Recent fossil discoveries in central Asia have turned the “out of Africa” theory of human evolution upside down. Now two Russian geneticists show that DNA disproves the theory. There findings were published in Advances in Anthropology. The entire article can be read online. Click Here.
From Advances in Anthropology…
There are, however, four distinct SNPs which present in both Africans and Europeans of haplogroup R1a1, taken the latter as an example. They seem to be the most ancient SNPs, which are defined the alpha-haplogroup (see Figure 3). Tables 1 and 2 illustrate this statement.
The ancestral alleles of the above four SNPs should corre- spond to the alpha haplogroup. All four are mutated in hap- logroup R1a1, and the WTY data show. All four are still ances- tral in the A1 subclade. All other subclades of haplogroup A show various combinations of the SNPs which do not match those in haplogroup R1a1 (see also Table 2).
logroup R1a1, it maintains their ancestral state.
Table 2 shows SNPs of five subclades of “African” hap- logroup A. None of those SNPs have been observed in hap-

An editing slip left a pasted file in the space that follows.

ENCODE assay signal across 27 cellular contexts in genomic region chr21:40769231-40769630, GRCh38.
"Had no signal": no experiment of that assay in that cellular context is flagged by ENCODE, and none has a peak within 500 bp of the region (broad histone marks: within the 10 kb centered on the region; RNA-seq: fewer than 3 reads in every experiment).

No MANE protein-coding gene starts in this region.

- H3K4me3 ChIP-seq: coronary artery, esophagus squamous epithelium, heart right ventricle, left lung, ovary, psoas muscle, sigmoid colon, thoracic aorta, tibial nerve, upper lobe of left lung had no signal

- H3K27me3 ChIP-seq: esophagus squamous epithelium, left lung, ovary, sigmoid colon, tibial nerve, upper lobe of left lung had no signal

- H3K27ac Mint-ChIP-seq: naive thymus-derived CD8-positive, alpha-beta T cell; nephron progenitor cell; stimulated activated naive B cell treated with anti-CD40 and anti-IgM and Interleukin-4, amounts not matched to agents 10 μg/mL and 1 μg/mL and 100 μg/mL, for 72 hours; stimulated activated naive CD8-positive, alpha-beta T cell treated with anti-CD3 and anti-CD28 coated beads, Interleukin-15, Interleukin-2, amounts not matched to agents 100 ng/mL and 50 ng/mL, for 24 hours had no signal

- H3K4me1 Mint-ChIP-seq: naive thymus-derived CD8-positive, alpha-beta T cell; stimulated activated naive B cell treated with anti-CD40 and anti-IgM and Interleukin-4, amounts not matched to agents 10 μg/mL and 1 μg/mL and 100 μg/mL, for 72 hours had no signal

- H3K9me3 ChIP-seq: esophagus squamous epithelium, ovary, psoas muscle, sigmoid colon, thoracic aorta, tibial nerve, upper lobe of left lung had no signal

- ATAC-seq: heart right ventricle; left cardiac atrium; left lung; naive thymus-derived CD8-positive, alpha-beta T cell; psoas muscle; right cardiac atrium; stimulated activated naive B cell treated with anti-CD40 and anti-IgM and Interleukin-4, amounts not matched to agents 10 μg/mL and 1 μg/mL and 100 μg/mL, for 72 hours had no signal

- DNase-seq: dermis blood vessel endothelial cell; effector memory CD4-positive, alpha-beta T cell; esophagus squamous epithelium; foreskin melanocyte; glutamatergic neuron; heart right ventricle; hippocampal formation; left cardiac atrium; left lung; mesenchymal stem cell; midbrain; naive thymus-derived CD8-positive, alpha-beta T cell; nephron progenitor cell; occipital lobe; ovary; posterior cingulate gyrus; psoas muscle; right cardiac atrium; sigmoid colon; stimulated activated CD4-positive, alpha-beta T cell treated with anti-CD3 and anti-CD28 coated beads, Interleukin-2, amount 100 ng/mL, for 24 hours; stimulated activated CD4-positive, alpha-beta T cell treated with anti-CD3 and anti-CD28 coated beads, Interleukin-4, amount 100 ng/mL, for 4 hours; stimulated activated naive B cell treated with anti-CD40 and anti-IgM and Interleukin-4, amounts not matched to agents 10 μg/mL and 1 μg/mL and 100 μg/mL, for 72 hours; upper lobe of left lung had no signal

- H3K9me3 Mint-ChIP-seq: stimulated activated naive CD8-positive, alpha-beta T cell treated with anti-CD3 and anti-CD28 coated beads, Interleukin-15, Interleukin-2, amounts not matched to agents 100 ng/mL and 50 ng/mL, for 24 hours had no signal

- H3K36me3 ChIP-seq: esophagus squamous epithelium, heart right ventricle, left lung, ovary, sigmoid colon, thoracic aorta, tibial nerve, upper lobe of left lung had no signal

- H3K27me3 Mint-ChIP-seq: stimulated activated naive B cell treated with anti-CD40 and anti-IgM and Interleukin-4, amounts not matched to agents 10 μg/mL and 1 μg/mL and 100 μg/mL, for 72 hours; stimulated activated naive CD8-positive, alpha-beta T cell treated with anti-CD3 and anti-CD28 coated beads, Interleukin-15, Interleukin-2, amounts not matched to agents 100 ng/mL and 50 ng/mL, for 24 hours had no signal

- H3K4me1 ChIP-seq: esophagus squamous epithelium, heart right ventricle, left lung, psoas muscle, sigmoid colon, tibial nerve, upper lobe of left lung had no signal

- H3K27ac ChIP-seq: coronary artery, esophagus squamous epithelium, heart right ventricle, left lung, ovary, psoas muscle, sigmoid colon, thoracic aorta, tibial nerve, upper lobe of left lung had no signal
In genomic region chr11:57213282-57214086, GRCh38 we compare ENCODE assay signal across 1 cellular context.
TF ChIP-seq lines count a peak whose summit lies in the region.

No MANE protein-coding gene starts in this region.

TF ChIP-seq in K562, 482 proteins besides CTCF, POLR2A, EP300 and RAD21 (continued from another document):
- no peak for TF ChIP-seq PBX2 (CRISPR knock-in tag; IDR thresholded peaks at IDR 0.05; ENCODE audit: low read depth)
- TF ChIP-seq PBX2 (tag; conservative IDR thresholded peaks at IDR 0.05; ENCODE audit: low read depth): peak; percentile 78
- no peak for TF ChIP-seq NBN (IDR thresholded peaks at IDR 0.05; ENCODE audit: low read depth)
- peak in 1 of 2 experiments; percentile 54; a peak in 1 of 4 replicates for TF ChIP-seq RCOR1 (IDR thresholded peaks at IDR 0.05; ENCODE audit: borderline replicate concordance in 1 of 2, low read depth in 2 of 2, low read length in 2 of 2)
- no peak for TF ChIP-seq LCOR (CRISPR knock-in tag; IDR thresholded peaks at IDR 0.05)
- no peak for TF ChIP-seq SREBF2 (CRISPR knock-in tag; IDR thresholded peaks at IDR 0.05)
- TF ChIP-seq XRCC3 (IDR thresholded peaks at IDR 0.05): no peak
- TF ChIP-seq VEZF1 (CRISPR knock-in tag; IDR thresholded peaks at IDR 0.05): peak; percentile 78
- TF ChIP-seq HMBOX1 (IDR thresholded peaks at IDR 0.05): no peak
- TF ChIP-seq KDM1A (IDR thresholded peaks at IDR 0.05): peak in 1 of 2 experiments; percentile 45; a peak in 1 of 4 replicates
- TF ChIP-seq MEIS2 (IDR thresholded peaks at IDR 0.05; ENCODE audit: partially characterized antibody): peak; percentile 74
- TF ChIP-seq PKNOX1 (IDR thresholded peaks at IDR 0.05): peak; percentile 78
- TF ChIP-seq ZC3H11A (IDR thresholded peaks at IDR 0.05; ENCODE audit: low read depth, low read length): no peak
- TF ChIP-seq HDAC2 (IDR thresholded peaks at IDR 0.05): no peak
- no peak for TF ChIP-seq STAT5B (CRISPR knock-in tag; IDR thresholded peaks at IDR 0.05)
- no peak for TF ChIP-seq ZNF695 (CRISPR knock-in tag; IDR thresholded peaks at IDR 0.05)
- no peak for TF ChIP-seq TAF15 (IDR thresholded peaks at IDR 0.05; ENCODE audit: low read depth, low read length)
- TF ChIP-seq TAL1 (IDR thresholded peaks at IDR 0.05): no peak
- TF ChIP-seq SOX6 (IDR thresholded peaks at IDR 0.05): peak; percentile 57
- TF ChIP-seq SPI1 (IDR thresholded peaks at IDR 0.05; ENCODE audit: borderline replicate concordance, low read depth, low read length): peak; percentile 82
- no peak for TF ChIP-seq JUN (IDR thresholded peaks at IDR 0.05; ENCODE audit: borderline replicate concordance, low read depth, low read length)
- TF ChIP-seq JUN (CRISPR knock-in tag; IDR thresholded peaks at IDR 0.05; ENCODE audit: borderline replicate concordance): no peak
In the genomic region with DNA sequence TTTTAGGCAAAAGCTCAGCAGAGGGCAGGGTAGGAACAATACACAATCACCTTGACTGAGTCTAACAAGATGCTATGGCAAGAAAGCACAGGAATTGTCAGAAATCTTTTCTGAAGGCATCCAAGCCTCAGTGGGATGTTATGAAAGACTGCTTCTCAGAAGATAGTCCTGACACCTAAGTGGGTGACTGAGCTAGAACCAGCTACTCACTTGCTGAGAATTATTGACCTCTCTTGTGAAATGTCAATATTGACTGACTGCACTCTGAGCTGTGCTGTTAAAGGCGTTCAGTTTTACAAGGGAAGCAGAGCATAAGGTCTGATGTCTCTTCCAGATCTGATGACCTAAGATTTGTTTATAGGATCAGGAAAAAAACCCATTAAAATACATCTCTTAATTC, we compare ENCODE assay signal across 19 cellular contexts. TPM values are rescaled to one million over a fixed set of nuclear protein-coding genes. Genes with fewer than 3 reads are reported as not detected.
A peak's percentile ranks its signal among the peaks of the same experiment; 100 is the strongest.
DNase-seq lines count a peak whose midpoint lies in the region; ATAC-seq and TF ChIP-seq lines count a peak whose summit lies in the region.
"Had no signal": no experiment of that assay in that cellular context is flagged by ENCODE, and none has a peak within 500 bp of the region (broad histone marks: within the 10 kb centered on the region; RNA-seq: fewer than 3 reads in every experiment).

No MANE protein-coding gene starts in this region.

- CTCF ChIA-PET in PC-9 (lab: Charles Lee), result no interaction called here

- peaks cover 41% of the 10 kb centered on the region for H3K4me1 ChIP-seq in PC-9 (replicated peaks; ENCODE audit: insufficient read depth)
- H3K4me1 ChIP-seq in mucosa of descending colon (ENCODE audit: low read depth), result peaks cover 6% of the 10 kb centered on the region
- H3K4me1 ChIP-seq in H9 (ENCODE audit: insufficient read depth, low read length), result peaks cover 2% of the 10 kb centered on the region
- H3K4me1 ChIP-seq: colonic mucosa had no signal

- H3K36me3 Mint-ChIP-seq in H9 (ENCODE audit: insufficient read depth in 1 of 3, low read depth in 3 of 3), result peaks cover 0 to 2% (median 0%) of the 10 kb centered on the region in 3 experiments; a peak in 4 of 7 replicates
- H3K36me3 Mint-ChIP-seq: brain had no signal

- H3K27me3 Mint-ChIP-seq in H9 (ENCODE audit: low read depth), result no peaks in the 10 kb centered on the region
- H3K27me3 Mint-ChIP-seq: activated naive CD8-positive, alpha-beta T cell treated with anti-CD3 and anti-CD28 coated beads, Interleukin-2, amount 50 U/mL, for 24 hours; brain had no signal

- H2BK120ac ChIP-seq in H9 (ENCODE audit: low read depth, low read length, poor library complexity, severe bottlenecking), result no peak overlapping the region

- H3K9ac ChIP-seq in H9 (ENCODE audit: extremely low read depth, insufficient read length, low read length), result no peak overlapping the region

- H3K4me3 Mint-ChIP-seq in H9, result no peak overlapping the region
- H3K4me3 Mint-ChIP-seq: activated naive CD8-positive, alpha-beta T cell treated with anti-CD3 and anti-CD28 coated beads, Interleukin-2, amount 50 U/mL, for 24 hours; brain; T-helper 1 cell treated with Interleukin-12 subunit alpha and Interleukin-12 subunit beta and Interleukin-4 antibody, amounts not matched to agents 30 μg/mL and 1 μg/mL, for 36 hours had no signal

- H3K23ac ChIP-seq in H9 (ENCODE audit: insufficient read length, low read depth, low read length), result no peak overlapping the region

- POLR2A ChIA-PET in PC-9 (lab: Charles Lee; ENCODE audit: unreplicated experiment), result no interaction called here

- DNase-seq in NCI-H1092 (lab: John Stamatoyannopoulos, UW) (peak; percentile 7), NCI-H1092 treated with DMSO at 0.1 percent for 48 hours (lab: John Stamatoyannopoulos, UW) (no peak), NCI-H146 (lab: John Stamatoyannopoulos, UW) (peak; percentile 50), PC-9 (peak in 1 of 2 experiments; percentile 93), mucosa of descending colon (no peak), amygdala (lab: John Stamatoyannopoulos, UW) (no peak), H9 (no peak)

These data, based on the SNPs (Single Nucleotide Polymor- phism), along with the data based on the STRs (Short Tandem Repeats), described in this study, are compatible with each other and undeniably indicate that non-African people, bearers of haplogroups from C to T, did not descend from the “African” haplogroups A or B. Their origin is likely not in Africa. A higher variance of the DNA in Africa, which was a cornerstone of the “Out of Africa” theory, is explained by Figure 3, in which haplogroup A has been evolving (mutation-wise) for 132,000 years, while the non-European haplogroups are much younger. Hence, there is a lower variability in the latter. The same is related to language variability, which has also been used as an argument of the African origin of non-Africans. We believe that those arguments upon which the “Out of Africa” theory was based were, in fact, conjectural, incomplete and not actually data-driven. Therefore, we are left holding the question of the origin of Homo sapiens.
Based on palaeoarchaeological evidence, the region, where anatomically modern humans have likely originated, is com- prised of a vast territory from Central Europe in the west to the Russian Plain in the east to Levant in the south. Each of these regions is renowned for discoveries of the oldest skeletal re- mains of modern humans dating back to 42,000 – 44,000 ybp. To date, none of these sub-regions has clear and unequivocal advances in this regard.